The opinions expressed in this commentary are solely those of Alan Miller.

- CNN Belief Blog Co-Editor

Filed under: Opinion • Spirituality

soundoff (9,994 Responses)
  1. Jill Nicole

    Has the author interviewed or spoken the masses of young people who feel this way? I was raised Catholic and I haven't turned against the religion, but in my over-worked, over-stressed life where I'm trying to make a career, have a family, and produce financial stability, I find that the traditional Sunday morning mass no longer fits my life style. In addition, my husband and I are the outliers within the church since we are young and do not yet have children. I spend most Sunday mornings catching up on work and taking a much needed run. Instead, I have found that reading about other religions, practicing yoga and meditation, has brought spirituality back into my life. So the "spiritual but not religious" is more about people who are not denouncing religion, but they are opening up to learn about more religions while trying to tap into their spirituality in a positive way and becoming a better, more welcoming person.

    September 30, 2012 at 11:04 am |
  2. big bird

    I can see why religious people see us as a threat! They don't like the fact that we can live with good morals and shun violence and sins without having a book tell us to do so... Most people I know that go to church do so b/c they feel they need a higher being to keep them scared strait... I'm hear to tell you that you alone make your path and should know whats right and wrong in your heart!

    September 30, 2012 at 11:04 am |
  3. Scientificpoetry

    One man's religion is another man's belly laugh. "Spiritual but not religious" are for people that don't have the nerve to finally admit that God doesn't exist. So they develop some kind of strange construct to live their lives within. When assessed by critical thought – religion, spirituality, whatever you want to call it – crumbles under the weight of reality.

    September 30, 2012 at 11:04 am |
  4. HenryMiller

    Organised religion has among the most oppressive and destructive factors in Western civilisation, second only to political megalomania in the death, destruction, and misery it's inflicted on people. From the Spanish Inquisition, to the St. Bartholomew's massacre, to the 30 Years War, to the decimation of the population of South America, organised religion has served as endless excuses for murder and conquest.

    If people must have some sort of emotional crutch, "spiritual, but not religious" would be the far less baneful alternative. At least it would be less likely to result in the vicious, violent, mob mentality of organised religion.

    September 30, 2012 at 11:04 am |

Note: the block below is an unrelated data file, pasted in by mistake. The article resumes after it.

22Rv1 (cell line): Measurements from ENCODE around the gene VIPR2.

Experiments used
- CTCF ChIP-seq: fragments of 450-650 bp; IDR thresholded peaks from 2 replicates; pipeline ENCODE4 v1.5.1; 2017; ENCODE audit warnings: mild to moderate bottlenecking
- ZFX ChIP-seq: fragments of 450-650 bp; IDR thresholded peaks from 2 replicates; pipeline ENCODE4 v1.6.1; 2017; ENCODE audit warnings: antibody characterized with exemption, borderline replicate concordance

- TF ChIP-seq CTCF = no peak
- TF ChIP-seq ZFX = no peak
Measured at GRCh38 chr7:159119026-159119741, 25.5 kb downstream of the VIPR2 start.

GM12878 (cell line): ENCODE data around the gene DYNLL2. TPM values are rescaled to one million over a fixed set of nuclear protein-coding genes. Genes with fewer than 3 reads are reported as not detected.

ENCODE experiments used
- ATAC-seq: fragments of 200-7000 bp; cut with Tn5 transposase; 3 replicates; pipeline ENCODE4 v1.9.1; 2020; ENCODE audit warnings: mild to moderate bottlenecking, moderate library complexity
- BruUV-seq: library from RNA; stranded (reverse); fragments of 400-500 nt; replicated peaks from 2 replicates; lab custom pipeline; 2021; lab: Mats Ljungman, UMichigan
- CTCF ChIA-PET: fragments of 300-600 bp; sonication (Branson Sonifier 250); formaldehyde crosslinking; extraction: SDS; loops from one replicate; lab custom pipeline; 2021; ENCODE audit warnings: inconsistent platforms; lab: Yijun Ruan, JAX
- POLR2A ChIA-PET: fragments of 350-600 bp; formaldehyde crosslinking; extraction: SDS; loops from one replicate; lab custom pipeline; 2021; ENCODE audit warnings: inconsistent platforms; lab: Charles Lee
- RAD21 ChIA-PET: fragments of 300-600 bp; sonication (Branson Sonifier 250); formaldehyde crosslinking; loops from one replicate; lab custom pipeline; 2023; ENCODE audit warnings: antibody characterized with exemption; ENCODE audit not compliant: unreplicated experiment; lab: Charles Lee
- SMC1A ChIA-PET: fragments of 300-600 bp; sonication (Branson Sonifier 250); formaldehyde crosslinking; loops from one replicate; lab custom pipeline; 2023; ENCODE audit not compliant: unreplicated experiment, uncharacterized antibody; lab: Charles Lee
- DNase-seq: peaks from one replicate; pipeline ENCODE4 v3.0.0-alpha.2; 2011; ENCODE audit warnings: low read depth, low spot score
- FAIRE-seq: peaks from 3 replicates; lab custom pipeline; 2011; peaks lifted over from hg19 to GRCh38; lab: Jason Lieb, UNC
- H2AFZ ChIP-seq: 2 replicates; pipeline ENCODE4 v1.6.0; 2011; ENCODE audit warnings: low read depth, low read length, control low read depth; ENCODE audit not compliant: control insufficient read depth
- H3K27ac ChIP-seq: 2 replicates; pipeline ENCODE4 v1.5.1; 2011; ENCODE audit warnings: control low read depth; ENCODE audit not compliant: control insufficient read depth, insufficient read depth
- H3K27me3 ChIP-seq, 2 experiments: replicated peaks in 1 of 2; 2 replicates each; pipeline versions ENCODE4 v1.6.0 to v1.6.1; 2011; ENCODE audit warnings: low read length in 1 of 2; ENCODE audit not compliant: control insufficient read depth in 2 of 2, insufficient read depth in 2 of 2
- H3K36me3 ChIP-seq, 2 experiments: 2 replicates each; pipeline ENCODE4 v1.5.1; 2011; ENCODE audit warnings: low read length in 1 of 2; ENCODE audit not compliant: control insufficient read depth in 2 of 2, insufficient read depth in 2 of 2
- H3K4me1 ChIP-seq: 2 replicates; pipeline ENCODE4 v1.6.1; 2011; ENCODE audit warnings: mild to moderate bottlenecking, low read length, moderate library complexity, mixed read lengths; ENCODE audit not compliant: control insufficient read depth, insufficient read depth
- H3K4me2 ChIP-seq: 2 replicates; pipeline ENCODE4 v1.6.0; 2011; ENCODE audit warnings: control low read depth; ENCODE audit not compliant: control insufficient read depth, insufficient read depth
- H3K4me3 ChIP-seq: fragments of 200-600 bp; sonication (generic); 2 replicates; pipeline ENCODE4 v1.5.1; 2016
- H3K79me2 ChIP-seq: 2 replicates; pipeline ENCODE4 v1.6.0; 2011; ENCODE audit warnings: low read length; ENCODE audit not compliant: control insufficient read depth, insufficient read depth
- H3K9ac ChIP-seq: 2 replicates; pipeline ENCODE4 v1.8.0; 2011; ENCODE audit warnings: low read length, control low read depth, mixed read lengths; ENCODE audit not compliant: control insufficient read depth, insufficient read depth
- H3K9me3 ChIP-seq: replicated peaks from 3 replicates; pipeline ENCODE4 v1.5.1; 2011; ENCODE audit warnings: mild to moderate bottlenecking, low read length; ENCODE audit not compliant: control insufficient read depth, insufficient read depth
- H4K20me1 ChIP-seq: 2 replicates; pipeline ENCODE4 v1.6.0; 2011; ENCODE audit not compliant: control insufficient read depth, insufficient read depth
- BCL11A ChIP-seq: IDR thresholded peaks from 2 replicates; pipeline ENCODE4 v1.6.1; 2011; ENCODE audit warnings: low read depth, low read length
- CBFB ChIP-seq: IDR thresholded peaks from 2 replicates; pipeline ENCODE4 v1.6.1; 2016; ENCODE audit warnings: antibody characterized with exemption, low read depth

5. Stephanie

    Reblogged this on Cake for Your Thoughts and commented:
    A very interesting article. I would be interested to hear your thoughts!

    September 30, 2012 at 11:04 am |
  6. Ammar Rai

    The "Karma" Sutra, eh? Apparently, this is what happens when you are "Religious." You make horrendous faux pas about other peoples' faiths.

    September 30, 2012 at 11:04 am |
    • Joanie

      I agree....Mr. Miller is really seriously out of touch....I guess the guy in the photo set him off....maybe he should have talked to some "spiritual" people, did some studying....rather than post such very stupid and misinformed article...ON CNN NO DOUBT!!! If he was trying to make a name for himself he did it with this article. One can only hope Mr. MIller will try to find spirituality, truly study it all the hodge podge religions, Hindu, Buddha and Kabbalah and read many books about the subject then he too may find that there are other ways we don't have to be one religion, Christianity, Jewish, Muslim we can be from many and still be spiritual. That is the beauty of spirituality....we accept all forms of relgion not one is perfect for each person. Good luck on your quest Mr. Miller.

      September 30, 2012 at 11:11 am |
  7. Joanie

    this article is absurd at best....I am spiritual and have studied Kabbalah, Hinduism and Buddhism (various forms) and I am so proud and enthusiastic that I have found a spiritual life to follow. The author of this article has NO IDEA what he is talking about. I also study Tai Chi and QiGong all of the religions and spiritualities have the same common thread, to improve yourself first, be good and kind to others (in it's most simplistic form) to take care of the world around you and those in it, how to handle stress, disappointment and all facets of life. If self-improvement, self and world responsiblity as well as a general behavior that improves all things around us is an idea or ideal that Mr. Miller can't wrap his pointed head around then he is really missing out on where our now aday religions came from. I am proud to be spiritual rather than a Sunday only religious person. If we all took a spiritual look at ourselves, improved ourselves, truly carried about others and the world maybe just maybe we could turn the sad tide of the way things are around. That is my spiritual goal...starting with myself. That, Mr. Miller is what spirituality is all about....it's not some goofy side item to get YOUR attention.

    September 30, 2012 at 11:04 am |
  8. fibergirl